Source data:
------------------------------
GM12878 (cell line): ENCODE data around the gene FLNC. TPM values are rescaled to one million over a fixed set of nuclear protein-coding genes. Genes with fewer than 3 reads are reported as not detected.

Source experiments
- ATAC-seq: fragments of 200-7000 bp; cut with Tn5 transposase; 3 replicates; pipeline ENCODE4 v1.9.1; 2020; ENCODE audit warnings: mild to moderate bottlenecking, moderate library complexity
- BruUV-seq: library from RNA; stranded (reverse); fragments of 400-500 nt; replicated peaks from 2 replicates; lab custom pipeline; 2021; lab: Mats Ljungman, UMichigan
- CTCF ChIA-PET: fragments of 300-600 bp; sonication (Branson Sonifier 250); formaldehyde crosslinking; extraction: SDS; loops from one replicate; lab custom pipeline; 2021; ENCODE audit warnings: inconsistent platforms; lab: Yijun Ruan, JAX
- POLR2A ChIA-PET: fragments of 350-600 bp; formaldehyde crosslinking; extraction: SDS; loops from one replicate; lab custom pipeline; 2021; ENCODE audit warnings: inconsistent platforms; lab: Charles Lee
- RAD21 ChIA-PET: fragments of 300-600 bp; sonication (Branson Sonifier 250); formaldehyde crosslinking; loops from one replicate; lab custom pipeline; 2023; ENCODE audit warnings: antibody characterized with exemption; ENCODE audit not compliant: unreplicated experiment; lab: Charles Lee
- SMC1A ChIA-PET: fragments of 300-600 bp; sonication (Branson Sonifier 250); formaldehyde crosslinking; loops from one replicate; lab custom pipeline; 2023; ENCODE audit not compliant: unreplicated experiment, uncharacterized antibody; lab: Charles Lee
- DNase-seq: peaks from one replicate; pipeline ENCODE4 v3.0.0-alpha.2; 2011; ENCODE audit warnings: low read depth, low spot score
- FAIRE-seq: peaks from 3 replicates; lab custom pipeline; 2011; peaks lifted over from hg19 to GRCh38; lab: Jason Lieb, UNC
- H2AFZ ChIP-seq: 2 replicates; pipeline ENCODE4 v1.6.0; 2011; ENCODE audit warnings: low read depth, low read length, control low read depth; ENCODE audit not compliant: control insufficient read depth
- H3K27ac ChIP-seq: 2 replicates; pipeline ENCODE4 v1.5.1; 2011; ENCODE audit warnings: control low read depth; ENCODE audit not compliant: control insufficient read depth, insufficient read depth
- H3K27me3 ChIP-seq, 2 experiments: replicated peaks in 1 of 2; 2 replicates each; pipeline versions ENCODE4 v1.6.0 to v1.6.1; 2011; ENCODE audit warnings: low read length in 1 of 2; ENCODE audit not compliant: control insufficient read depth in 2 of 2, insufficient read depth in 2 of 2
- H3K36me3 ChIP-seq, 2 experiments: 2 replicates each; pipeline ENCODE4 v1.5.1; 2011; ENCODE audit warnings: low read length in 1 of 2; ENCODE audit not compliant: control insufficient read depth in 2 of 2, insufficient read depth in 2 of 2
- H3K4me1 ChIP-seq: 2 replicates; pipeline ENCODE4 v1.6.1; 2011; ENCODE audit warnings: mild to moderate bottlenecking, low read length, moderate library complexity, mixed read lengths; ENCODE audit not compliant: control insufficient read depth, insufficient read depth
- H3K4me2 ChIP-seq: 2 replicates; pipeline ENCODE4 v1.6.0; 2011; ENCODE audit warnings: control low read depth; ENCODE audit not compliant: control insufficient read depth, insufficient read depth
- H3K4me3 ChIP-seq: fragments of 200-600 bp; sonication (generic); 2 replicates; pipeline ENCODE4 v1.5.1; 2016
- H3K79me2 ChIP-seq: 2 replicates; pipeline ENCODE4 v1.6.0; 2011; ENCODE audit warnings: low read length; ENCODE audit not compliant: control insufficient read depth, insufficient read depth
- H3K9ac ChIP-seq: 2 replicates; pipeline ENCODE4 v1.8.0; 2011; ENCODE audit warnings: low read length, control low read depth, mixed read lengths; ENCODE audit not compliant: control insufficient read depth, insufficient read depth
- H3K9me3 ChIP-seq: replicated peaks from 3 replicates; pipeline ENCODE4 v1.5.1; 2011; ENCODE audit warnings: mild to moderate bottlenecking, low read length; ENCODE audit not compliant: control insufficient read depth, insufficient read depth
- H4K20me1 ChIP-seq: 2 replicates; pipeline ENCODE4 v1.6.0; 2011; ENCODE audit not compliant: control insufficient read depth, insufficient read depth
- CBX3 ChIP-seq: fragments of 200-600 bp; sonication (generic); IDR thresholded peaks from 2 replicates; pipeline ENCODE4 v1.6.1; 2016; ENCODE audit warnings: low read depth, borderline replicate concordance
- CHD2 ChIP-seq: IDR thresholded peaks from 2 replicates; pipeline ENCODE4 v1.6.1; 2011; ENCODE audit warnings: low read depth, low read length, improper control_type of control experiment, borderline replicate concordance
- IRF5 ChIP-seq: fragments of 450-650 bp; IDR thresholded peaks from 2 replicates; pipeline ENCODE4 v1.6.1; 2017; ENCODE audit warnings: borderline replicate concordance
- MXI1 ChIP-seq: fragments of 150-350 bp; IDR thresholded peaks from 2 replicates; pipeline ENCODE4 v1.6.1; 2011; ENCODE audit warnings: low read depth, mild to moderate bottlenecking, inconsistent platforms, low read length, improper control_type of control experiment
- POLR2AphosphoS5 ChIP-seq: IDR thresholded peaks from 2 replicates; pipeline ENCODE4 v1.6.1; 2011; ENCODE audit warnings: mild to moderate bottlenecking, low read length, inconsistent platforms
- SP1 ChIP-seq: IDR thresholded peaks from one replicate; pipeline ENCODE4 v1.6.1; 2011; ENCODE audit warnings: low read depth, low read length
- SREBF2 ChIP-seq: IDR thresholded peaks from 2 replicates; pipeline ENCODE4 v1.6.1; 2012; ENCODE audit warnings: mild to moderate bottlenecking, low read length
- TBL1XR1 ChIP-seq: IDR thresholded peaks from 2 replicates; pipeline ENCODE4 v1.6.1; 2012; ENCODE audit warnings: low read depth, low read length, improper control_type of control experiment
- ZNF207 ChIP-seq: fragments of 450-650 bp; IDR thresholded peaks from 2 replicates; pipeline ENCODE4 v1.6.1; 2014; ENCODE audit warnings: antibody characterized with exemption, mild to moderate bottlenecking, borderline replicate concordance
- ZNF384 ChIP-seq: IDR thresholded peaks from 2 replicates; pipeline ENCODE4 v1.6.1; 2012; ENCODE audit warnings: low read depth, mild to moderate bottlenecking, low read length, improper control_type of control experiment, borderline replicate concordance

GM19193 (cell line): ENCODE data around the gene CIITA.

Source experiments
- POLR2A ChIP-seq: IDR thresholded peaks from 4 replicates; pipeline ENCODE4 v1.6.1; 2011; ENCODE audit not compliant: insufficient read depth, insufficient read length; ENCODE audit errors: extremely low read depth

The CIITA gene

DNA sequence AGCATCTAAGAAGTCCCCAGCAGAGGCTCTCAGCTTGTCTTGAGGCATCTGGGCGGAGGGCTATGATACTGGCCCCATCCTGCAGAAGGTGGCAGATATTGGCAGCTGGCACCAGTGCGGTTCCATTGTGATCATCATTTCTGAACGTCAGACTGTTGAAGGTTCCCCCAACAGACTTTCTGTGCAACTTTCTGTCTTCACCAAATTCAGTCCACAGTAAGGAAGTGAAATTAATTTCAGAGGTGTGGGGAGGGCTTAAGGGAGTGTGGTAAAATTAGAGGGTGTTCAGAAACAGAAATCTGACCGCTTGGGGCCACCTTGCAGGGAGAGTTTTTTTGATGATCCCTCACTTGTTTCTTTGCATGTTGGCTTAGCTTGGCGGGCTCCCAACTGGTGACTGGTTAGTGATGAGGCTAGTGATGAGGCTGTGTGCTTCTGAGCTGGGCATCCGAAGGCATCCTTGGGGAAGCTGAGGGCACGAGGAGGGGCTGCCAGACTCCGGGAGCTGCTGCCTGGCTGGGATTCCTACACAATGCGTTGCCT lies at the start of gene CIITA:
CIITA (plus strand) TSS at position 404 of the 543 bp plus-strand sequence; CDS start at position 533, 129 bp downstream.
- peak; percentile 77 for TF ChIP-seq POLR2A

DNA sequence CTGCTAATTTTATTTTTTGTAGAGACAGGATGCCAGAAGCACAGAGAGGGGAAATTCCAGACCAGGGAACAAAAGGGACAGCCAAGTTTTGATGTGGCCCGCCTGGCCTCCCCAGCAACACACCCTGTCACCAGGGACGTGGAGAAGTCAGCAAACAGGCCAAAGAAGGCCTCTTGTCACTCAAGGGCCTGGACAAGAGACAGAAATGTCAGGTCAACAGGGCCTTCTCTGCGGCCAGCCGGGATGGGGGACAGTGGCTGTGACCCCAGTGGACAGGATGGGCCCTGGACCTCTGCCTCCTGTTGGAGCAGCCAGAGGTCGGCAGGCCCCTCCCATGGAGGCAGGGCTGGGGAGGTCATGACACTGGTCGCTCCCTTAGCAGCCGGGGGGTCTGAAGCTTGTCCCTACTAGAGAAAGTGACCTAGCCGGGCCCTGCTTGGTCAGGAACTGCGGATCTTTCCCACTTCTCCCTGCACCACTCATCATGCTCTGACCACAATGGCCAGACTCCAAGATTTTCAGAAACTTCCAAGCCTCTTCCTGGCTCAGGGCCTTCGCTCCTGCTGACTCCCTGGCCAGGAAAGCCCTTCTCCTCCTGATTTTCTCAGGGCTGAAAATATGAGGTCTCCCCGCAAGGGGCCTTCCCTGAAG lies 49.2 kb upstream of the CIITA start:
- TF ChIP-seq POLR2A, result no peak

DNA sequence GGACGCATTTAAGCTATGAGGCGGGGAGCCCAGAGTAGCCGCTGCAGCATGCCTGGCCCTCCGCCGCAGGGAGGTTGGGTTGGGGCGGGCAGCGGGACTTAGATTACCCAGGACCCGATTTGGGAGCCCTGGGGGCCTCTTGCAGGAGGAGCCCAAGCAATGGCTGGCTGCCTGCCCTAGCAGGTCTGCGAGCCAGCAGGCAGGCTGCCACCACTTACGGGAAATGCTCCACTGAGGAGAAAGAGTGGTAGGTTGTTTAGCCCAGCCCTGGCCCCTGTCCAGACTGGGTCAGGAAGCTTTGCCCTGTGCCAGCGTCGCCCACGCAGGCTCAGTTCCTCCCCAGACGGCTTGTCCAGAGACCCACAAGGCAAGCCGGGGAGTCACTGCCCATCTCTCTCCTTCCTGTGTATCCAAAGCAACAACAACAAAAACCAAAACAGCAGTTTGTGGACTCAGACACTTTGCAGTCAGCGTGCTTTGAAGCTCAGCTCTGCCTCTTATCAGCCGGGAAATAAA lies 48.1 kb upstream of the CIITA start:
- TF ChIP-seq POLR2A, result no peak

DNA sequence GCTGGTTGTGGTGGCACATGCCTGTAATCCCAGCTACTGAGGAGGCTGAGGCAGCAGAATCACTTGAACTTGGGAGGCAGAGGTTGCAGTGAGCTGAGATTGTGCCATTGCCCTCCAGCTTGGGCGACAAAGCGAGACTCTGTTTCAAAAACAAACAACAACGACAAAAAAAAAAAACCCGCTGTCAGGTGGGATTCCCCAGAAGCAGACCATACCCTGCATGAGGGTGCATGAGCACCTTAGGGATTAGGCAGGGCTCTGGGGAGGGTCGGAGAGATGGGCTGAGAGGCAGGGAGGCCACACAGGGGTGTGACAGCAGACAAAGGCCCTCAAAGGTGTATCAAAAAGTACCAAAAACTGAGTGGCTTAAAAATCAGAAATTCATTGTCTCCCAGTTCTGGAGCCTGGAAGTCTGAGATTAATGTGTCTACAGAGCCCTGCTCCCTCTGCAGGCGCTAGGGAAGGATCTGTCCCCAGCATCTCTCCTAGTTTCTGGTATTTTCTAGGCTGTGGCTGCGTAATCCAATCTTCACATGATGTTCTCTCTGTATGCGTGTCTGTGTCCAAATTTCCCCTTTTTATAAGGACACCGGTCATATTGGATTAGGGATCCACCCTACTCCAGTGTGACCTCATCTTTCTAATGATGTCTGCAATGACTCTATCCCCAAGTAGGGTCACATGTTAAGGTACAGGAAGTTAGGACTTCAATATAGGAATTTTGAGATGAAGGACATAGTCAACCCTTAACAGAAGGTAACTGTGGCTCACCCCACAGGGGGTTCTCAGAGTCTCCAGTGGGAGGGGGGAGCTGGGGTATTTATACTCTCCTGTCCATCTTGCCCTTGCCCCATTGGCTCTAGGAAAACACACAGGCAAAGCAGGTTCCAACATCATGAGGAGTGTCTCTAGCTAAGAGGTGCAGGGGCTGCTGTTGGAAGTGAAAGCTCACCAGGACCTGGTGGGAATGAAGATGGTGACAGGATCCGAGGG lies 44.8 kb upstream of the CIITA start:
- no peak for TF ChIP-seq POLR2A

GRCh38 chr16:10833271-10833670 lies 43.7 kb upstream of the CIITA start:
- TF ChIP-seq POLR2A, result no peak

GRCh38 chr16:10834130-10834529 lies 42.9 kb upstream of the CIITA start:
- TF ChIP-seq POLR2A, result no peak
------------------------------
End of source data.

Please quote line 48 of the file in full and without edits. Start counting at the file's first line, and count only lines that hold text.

- TF ChIP-seq POLR2A, result no peak